Rumors of the demise of winter 2014-2015 are premature, according to Michael Schlacter, chief meteorologist at Weather 2000.

“People should not underestimate what is possible in late March, the first half of April, with regards to snow and ice and heating degree days [HDD],” Schlacter told NGI.

“Sometimes people, being tired of a long winter or frustrated by oversupply and prices not reacting, write off the very end of the season, but based on our climate research and a seasonal shift, and based on this particular winter season showing a lot of ferocity still in Canada, with delivery mechanisms in place, there’s no reason why the next two or three weeks couldn’t produce the kind of weather that’s on par with what you might see the last week of November and the first two weeks of December. Other than in the deep South, April is a full fledged heating degree day month.”

Forecasters at Weather Services International (WSI) this week said they expect temperatures will average cooler than normal across the Northeast in April, keeping the pedal on energy consumption in some of the nation’s major population centers (see Daily GPI, March 23). But the WSI forecasters also expect warmer-than-normal temperatures to dominate the region in May and June.

One commonly held belief — that winter 2013-2014 was colder than this winter — is incorrect, Schlacter said. A brief spell of relatively warm weather in December distorted the image of what has actually been an “extremely cold” winter, he said.

“Factually, as the winter is measured by most of the weather industry, the five months November 1 through March 31 were fundamentally much colder for a lot of key hubs than last winter was. And for the Midwest, while it fell a little bit shy of last winter — which was record — if you start the clock on January 1, we’re actually beating last winter for places like Chicago and Detroit and Cincinnati and St. Louis and some of the midwestern hubs…

“Last winter was very cold and harsh for all five months, and then this winter took that up a notch and went from very cold and harsh to extremely cold and harsh, relative to monthly normals for November, January, February and March, but it put back some into the pot for December.”

It may be time for weather observers in the energy industry and elsewhere to reconsider some long-held assumptions about temperature forecasting, including the timing and length of seasons, the impact of El Nino events and more, according to Schlacter.

“Our long-term climate research has been showing that our seasons have been shifting deeper into the calendar year, and what that means is that the old time paradigm that people had, that ‘oh, maybe we’ll get some excitement in November, and then December is kind of the make or break month, and then once we get to New Year’s we’re at the halfway point, and if it’s not a super exciting winter, then it’s basically destined to be a dud’…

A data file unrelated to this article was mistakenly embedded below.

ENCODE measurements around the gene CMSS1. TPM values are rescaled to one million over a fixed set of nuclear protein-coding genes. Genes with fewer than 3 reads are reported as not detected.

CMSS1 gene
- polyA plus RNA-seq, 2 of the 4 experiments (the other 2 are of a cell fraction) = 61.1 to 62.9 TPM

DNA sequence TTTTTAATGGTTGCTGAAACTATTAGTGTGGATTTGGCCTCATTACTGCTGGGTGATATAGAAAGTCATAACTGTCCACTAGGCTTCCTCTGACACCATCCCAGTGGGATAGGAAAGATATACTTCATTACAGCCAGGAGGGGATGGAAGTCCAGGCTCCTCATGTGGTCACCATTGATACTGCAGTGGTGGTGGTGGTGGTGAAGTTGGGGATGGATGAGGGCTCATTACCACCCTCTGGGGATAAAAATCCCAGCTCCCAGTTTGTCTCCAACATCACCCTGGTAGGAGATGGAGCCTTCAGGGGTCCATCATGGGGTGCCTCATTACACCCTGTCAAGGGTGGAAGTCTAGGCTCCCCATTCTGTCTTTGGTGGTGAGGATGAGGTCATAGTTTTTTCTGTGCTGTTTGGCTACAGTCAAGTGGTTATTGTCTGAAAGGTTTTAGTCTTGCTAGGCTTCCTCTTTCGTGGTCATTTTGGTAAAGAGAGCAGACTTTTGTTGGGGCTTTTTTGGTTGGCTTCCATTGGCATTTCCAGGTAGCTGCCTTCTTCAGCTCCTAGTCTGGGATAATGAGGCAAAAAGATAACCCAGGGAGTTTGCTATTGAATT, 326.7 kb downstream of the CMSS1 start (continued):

“That might have been the case way back in the day with some of the climate patterns, [but] our research is showing that especially in the past decade, really our winters have become January through March, and there is even occasional bleed over into the first half of April, with occasional snow or ice storms and some impactful HDD tallies anywhere from the Midwest to the Northeast. The reason why that’s important is that if people view the winter as being in the fifth inning by Christmas, then they’re going to be shocked to learn that they’re really only in the second or third inning by Christmas, and there’s a lot yet to come.”

A decade’s worth of research also indicates that shoulder seasons have been shrinking, Schlacter said.

“Our autumns and our springs aren’t dealing with this placid, 90-day energy neutral period that may have been the case back in the day,” he said. “Because of the extended winter season, and because of sometimes early onset summer conditions, sometimes it’s only a month…March is a full-fledged, intense winter month, and in extreme seasons like this year, it can bleed into the first half of April and, especially if there’s a little drought or a little high pressure ridging, especially for the South, you could start getting summer impacts in late May or early June. So that shoulder season has shrunk…it has greatly been reduced over the last 10 years.”

Even some basic concepts and analogs like El Nino events — warmer-than-average sea surface temperatures in the central Pacific Ocean near the equator — staples of many short-term forecasts, may not be the best indicators of seasonal trends, he said. The El Nino events of the 1990s were different than those of the past several years.

“El Nino has been misforecast. Basically, it’s been a flop. It really hasn’t materialized the last five winter seasons in a row…This past winter, a major El Nino was forecast and what transpired was a neutral event that perhaps in the recent couple of months may have reached bare minimum government standards of what a very, very bare minimum weak El Nino is classified at, which is based on sea surface temperature anomalies in the equatorial Pacific. But essentially it was a bust again.”

The long-awaited El Nino event arrived last month, but unlike some of its predecessors, it is likely to remain weak and exert little influence on global weather and climate, according to a recent forecast from the National Oceanic and Atmospheric Administration (see Daily GPI, March 6).